Traditions of the Lateran Archbasilica: The Portable Altars of Pius IX

The Lateran Archbasilica should be on everyone's pilgrim map.  It is the highest ranking church in Rome, it is the oldest public church in Rome, and it is the oldest basilica in the West.  The Lateran is unique for many reasons.  It holds the rare title of "Archbasilica."  Founded in 324, it has the privilege of holding the 'cathedra' or episcopal throne of the Roman Pontiff, the Patriarch of the West.  Once called the Basilica Aurea ("Golden Basilica"), the Lateran has always been a special place for all the world's Catholics.    

Over the centuries pilgrims have flocked here for these reasons.  Also, not to mention because the Lateran is one of the traditional Seven Pilgrim Churches of Rome.  In former generations pilgrim priests (and professors from the nearby Lateran University) were welcome to celebrate Mass here.  Today it is rare to see Mass celebrated on the side altars of the Lateran.  It is supposed to be a house of prayer.
These days the canons are few and aged.  Some daily Masses are held in two side chapels, in Italian, with few in attendance.  There is also a side chapel that is open during the day for Eucharistic adoration that draws visiting pilgrims for quiet prayer.  The liturgical life at the Lateran is at a very low ebb, with not much done for the Sunday (Capitular) High Mass and nothing extra is done for the titular feast day of the Transfiguration, a day that was celebrated with the greatest solemnity on August 6th since the 12th century. 

One tradition that has been lost is that the papal altar is no longer reserved exclusively for papal celebrations.  Other bishops and canons celebrate on the altar on Sundays and special celebrations.  The current papal altar in white marble was refurbished during the reign of Pius IX.  It is decorated with cosmatesque mosaic columns and a golden coat-of-arms of Pius IX in the center on the front along with golden arms of Urban V and Gregory XI.  

The project to furnish this new altar came about in 1851 when Pius IX (1846-1878) entrusted the architect Filippo Martinucci (1783-1862) with the task of expanding and restoring the confession in front of the altar, updating the altar itself and making upgrades to the mighty Medieval fourteenth century ciborium above the altar.  The position of the coats of arms of Urban V and Gregory XI are not only seen on the altar, but also on the pediment of the ciborium, dating back to this intervention. 

Martinucci when designing the new altar scheme kept the golden grille placed by Innocent X in front of the altar where the popes stand and had new ornamental elements created. He extended the confessio and inserted here the tomb of Martin V, who died in 1431, formerly entombed in the central nave.  He also preserved on the shorter sides of the altar the shield of Cardinal Guglielmo d'Agrifoglia and the other side a shield sown with lilies (the ancient blazon of the royal house of France).  Lastly, from the adjacent cloister of the Vassalletto he transferred two small statues depicting the apostles Peter and Paul which he placed on the right and left of the rear altar frontal where the popes stand.

This altar is one of the most revered in Rome, positioned under the triumphal ciborium. The historical sources handed down to us relate stories of the enormous importance of the altar because enshrined inside is an old wooden altar that is believed to be a primitive relic, the remains of a wooden table where the first popes and martyrs of Christianity celebrated their liturgical functions.  It is believed that even St. Peter may have celebrated Mass atop this original wooden table.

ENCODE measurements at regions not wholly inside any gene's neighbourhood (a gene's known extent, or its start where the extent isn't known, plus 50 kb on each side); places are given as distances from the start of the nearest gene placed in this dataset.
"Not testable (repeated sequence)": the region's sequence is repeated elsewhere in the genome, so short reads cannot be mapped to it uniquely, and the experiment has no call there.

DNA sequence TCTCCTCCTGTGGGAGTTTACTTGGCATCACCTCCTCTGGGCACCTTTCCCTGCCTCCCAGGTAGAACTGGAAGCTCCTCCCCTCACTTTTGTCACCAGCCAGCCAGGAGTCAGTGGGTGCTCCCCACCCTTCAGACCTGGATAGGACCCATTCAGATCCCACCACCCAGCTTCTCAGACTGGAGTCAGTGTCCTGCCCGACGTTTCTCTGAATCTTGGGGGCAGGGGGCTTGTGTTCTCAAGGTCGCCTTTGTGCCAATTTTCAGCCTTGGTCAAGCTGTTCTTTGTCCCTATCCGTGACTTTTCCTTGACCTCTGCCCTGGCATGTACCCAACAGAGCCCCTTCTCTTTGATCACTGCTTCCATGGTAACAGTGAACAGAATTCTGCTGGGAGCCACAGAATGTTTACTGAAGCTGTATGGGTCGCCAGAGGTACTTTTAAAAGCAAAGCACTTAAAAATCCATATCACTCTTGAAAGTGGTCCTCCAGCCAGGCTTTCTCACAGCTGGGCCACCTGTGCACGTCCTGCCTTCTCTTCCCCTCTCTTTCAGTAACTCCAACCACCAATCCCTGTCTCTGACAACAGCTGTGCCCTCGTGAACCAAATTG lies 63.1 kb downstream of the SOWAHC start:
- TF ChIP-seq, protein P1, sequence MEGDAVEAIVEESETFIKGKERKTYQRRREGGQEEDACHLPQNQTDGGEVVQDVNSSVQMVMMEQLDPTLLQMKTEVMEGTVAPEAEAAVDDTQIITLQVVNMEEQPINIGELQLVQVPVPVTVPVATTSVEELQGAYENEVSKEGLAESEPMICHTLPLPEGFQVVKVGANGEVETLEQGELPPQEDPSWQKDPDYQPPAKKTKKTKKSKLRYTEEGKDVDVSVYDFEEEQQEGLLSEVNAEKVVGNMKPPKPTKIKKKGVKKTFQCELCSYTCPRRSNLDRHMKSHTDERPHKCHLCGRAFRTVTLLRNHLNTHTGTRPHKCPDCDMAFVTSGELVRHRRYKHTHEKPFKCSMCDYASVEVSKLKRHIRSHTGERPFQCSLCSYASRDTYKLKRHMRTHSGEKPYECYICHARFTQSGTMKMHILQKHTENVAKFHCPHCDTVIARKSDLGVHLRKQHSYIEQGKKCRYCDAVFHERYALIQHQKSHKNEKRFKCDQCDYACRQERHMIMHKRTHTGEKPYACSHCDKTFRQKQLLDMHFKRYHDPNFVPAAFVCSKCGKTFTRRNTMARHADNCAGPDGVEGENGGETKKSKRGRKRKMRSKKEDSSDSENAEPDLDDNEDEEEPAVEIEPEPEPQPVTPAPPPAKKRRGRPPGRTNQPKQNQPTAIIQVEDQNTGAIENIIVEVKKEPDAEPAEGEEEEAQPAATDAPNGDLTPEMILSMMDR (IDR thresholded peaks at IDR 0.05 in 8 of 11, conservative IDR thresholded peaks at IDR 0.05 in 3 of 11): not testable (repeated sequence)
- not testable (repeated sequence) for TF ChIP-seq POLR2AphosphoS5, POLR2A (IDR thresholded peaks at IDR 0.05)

The current marble altar built by Pius IX preserves inside the fragments of this original wooden table.  This large nineteenth century altar is the last and most recent of a series that over the centuries has alternated on the site of the original altar, destroyed or damaged over the years by the devastations such as invasions and fires.  Miraculously through it all the wooden altar entombed inside the marbled altars has survived the centuries and has remained unharmed by the many desolations suffered over the centuries.  

The Lateran has various bygone traditions that are worth mentioning.  One was the two portable altars set up during the reign of Pius IX (one is seen in the photo in front of the papal altar confessio and another in front of the cathedra).  The use of the papal altar was reserved exclusively for the Roman Pontiffs.  In the good old days morning Masses were celebrated on these portable altars by canons, professors, student clergy, and visiting priests.  Ordinations by the Cardinal Vicar of Rome or Cardinal Archpriest were done in front of the portable altar set up in front of the cathedra.  The altars were dismantled and disappeared sometime in the late 1960's - no one remembers exactly when. 

As a side note, another interesting tradition kept at the Lateran was the red curtain inside the 14th century Gothic ciborium or baldacchino, today no longer seen.  It was opened each year on the Solemnity of Sts. Peter and Paul for the faithful to see the golden busts of the Blessed Apostles Peter and Paul, said to contain the heads of the martyred saints.  A nice little tradition for the Cathedral of the Pope, the Bishop of Rome.  Let us pray for a return to little traditions of the Faith.  They are part of our rich heritage and inspire belief and reverence.  Traditions are either divine or ecclesiastical.  Divine traditions belong generally to the Faith.  Ecclesiastical, to discipline.  These beautiful disciplines of the Church are ecclesiastical and should not have been so hastily cast aside, most certainly not in the wake of such a cultural revolution.  Hopefully a future generation of canons will revisit these traditions and restore them to the consciousness of the faithful.  

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